I like to think that he is Toe Jam grown-up and he does what he does to Blaze so no one will know he stayed at HH as a kid.
    We never find out what Toe Jam's name really is.

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    i loved this post! posts like this one are what drew me to this site. i love gettin other people insights into books i have read and loved.

    and even better, i agreed with everything you said, the reader had sympathy for this supposed bad man and wanted the police man to fail in his job.

    thanks for the post

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    Demon of the Prim mikeC has a spectacular aura about mikeC has a spectacular aura about mikeC has a spectacular aura about

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    I just finished listening to this for the second time and I really enjoyed it much more, I was surprised my memory was so cloudy on what this book was.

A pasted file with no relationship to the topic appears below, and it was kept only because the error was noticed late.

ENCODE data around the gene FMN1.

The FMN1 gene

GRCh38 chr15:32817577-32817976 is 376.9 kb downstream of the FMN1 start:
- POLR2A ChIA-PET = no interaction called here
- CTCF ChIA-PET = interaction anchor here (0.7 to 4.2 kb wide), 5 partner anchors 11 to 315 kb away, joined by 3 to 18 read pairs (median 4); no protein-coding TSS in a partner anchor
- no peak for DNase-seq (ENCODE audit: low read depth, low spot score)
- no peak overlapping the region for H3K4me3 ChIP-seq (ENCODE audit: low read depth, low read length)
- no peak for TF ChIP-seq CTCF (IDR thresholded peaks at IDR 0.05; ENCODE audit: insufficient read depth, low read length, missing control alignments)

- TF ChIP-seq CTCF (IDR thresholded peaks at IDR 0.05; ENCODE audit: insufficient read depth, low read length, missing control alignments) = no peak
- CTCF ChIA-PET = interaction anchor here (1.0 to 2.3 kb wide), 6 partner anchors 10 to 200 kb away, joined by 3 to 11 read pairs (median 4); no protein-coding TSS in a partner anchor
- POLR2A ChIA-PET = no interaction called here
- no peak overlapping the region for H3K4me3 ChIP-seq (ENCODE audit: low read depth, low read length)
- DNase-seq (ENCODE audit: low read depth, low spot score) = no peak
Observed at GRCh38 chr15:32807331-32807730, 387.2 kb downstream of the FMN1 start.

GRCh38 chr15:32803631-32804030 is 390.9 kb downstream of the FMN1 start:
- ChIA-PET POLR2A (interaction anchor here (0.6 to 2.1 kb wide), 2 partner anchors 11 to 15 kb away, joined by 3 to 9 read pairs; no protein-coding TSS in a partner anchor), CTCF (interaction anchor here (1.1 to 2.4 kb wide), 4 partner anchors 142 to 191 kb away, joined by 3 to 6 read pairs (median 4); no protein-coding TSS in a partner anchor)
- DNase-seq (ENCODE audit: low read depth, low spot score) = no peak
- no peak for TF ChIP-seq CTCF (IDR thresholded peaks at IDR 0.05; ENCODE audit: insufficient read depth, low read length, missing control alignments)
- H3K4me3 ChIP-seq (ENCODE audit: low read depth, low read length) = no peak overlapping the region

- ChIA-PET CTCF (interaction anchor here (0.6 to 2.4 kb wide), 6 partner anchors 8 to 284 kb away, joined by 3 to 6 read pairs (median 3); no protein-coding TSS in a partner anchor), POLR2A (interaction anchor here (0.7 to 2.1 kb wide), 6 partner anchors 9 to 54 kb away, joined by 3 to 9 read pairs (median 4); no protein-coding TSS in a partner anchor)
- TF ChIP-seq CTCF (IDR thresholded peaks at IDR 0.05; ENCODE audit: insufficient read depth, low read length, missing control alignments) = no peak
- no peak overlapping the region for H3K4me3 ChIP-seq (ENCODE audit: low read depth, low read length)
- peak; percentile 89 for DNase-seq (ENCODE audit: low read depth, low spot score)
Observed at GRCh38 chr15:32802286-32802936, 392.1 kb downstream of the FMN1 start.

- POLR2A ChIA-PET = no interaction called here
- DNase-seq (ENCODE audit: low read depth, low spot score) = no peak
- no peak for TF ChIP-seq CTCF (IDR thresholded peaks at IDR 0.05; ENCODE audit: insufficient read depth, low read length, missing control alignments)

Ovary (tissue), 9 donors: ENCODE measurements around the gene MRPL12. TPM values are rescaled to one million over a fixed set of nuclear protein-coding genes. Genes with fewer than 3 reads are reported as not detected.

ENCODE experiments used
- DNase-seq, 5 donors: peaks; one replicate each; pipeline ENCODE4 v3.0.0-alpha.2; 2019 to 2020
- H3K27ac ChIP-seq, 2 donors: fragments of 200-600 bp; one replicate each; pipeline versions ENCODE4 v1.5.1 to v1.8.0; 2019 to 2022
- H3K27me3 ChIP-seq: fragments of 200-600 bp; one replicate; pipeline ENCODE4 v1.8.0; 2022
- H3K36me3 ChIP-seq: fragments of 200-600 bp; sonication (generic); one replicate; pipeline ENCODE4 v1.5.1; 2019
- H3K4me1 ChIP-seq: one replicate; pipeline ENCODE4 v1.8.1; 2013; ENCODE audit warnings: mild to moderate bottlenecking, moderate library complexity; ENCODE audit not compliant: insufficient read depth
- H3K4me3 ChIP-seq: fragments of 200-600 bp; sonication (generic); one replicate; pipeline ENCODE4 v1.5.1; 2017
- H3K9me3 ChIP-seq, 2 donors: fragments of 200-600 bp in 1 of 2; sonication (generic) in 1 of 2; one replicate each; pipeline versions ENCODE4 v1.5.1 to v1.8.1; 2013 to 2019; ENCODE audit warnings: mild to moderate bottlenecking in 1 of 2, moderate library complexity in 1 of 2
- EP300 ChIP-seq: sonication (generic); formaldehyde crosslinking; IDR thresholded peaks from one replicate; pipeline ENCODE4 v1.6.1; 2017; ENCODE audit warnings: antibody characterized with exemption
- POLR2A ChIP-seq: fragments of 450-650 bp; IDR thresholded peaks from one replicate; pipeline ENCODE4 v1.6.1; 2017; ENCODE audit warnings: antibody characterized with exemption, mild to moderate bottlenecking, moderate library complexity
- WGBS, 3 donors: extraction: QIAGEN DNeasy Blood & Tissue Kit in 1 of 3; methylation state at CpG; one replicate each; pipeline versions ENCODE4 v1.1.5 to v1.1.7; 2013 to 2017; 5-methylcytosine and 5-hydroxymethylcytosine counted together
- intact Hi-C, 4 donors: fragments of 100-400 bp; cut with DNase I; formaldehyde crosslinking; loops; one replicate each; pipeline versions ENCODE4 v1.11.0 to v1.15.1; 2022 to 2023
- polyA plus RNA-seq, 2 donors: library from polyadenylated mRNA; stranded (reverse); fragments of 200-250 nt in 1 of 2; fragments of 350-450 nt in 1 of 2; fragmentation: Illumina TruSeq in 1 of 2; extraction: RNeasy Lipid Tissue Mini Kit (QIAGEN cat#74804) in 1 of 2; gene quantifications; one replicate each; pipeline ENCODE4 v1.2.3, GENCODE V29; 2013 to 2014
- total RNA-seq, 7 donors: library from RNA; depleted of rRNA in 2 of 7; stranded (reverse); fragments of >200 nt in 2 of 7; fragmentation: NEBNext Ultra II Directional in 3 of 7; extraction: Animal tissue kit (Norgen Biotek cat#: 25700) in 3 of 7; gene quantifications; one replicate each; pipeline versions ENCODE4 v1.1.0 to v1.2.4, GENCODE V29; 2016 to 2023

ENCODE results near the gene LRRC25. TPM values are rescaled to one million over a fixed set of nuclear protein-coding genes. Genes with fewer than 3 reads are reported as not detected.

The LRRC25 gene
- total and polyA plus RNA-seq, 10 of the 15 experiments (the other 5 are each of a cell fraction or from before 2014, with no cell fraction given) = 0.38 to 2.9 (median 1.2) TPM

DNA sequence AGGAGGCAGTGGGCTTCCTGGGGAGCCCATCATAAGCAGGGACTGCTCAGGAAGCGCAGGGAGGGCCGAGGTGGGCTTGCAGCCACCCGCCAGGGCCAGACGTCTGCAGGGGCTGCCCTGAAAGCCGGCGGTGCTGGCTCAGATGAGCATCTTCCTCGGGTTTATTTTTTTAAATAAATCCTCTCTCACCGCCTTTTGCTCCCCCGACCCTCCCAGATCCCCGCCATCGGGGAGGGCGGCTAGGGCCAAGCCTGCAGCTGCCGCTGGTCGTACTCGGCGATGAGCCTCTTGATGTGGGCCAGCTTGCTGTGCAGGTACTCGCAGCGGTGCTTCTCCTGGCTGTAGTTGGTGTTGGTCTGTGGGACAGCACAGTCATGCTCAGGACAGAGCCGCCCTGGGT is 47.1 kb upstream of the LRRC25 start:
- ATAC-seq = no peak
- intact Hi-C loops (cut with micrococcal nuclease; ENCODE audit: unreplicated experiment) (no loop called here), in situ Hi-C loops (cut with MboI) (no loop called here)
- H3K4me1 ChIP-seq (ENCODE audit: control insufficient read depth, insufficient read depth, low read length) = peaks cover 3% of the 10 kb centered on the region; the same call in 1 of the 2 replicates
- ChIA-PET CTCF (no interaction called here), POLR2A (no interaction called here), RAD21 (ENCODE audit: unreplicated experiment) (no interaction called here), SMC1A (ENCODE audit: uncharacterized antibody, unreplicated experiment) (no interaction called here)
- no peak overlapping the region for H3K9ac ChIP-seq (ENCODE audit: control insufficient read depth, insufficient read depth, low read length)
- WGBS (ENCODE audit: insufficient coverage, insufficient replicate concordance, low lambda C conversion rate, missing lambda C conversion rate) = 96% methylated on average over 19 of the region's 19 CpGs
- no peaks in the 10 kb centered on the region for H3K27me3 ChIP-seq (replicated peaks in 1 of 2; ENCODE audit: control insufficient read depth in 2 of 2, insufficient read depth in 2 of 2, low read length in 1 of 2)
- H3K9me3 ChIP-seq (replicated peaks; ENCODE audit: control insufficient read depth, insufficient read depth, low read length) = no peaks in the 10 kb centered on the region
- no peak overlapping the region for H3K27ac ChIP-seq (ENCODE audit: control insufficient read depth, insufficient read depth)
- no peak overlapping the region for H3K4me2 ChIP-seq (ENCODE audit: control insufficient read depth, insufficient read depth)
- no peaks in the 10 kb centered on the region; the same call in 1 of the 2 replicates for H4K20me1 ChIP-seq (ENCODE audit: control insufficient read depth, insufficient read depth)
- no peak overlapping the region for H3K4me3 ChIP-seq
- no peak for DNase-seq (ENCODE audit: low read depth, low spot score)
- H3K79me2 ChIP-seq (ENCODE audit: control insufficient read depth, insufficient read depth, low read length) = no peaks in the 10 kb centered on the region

I haven't seen this said anywhere but I came away with the feeling that Blaze and George were the same person, just split personalities. It is quite a stretch, I know but there a couple things said throughout that made me think this but the main part being is when Blaze is in jail and calls George and asks him how his teeth feel when there was no way Blaze could have known that George got his teeth pulled. Blaze even says something in the effect of "I won't get into that right now".
    It could also be Blaze's remembrance of his past is getting mixed up with retelling the same story because of his brain damage? I don't know if this scene is quite weird and unique to the story.

    There is a lot more "poetry" to the writing that I don't remember being in Steve's writing before, or maybe there is in Bachman's but I never noticed. Lines like "The glass lay on the snow like a felon's dream" is very unlike Steve.

    I wonder if Blaze being a big oaf taking care of a baby named Joe reflects on what Steve felt like as a father at some point of his writing this book.

    Anyway I think this book is worth the re-read for people that might have forgotten it or just dismissed it. I think it's pretty great.